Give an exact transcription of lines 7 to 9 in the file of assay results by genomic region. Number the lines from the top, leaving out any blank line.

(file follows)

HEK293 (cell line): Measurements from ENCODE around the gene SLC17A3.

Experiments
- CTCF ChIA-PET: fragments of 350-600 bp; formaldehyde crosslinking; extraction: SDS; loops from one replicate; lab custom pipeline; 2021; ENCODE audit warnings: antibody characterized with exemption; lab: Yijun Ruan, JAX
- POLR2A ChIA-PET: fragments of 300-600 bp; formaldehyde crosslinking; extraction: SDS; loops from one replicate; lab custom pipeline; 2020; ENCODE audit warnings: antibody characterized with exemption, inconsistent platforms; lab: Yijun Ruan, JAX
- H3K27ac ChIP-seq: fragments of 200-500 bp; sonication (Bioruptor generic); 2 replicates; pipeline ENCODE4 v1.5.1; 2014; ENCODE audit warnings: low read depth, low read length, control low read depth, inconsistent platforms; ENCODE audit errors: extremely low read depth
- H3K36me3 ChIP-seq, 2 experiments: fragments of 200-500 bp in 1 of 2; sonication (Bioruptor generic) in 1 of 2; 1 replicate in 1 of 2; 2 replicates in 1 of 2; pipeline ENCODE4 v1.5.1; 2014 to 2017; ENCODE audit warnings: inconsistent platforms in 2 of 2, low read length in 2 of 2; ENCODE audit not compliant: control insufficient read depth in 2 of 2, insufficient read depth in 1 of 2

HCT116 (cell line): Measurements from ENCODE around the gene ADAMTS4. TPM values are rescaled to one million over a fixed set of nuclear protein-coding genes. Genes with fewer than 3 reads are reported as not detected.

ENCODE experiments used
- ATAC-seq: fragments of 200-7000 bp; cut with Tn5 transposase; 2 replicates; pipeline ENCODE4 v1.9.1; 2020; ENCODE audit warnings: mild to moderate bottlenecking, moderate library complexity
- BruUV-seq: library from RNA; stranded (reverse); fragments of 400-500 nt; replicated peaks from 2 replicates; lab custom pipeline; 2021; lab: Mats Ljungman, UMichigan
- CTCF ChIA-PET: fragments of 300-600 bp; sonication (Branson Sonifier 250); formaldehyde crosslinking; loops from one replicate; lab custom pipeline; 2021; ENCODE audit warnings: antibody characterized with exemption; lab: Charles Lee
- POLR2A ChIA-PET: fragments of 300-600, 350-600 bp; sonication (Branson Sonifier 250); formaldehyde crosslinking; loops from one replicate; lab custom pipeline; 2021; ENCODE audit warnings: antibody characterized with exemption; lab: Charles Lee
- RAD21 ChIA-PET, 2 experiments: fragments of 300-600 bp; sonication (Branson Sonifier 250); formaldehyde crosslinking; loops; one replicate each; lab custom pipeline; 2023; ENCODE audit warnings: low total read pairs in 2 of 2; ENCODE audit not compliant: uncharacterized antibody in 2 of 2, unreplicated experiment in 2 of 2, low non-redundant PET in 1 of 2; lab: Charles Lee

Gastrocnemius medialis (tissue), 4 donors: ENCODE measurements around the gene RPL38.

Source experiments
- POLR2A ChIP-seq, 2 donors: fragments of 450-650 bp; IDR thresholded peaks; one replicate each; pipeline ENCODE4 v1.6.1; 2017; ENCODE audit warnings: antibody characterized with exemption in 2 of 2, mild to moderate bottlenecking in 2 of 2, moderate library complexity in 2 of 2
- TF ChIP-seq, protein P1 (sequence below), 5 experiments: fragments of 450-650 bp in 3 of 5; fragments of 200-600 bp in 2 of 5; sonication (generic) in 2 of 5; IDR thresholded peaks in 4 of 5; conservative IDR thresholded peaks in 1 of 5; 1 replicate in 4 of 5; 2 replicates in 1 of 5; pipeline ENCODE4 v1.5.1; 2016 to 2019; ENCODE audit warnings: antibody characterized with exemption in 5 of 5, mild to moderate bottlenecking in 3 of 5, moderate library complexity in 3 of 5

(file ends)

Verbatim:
HCT116 (cell line): Measurements from ENCODE around the gene ADAMTS4. TPM values are rescaled to one million over a fixed set of nuclear protein-coding genes. Genes with fewer than 3 reads are reported as not detected.

ENCODE experiments used
- ATAC-seq: fragments of 200-7000 bp; cut with Tn5 transposase; 2 replicates; pipeline ENCODE4 v1.9.1; 2020; ENCODE audit warnings: mild to moderate bottlenecking, moderate library complexity